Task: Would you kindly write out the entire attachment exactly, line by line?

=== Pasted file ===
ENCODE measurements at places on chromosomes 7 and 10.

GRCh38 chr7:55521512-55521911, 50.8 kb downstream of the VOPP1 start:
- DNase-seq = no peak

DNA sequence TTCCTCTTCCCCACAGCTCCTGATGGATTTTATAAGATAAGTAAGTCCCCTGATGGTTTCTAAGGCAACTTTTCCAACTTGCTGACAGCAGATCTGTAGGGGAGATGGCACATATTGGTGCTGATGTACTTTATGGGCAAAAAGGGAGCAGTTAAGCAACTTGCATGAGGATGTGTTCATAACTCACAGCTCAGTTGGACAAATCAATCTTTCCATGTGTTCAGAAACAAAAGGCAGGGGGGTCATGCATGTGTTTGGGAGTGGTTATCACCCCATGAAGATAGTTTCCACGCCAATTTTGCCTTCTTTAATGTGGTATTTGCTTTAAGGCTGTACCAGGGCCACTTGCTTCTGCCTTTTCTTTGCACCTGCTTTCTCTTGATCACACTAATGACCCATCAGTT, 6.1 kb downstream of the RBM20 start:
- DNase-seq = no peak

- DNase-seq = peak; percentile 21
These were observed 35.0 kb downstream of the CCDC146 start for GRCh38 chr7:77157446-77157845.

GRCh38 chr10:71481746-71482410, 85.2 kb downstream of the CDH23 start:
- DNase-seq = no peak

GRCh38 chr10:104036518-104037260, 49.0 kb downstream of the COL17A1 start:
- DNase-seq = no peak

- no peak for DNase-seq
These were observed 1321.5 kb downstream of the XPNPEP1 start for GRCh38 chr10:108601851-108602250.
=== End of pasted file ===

ENCODE measurements at places on chromosomes 7 and 10.

GRCh38 chr7:55521512-55521911, 50.8 kb downstream of the VOPP1 start:
- DNase-seq = no peak

DNA sequence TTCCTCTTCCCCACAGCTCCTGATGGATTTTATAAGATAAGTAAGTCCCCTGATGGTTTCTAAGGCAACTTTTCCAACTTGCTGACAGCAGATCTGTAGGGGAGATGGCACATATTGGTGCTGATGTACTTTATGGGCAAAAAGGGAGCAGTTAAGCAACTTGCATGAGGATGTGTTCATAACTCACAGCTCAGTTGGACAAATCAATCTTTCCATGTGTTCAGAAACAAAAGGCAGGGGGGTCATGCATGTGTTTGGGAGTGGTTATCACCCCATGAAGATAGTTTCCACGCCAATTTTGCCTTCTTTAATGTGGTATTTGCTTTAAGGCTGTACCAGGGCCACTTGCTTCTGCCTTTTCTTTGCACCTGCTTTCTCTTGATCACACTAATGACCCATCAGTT, 6.1 kb downstream of the RBM20 start:
- DNase-seq = no peak

- DNase-seq = peak; percentile 21
These were observed 35.0 kb downstream of the CCDC146 start for GRCh38 chr7:77157446-77157845.

GRCh38 chr10:71481746-71482410, 85.2 kb downstream of the CDH23 start:
- DNase-seq = no peak

GRCh38 chr10:104036518-104037260, 49.0 kb downstream of the COL17A1 start:
- DNase-seq = no peak

- no peak for DNase-seq
These were observed 1321.5 kb downstream of the XPNPEP1 start for GRCh38 chr10:108601851-108602250.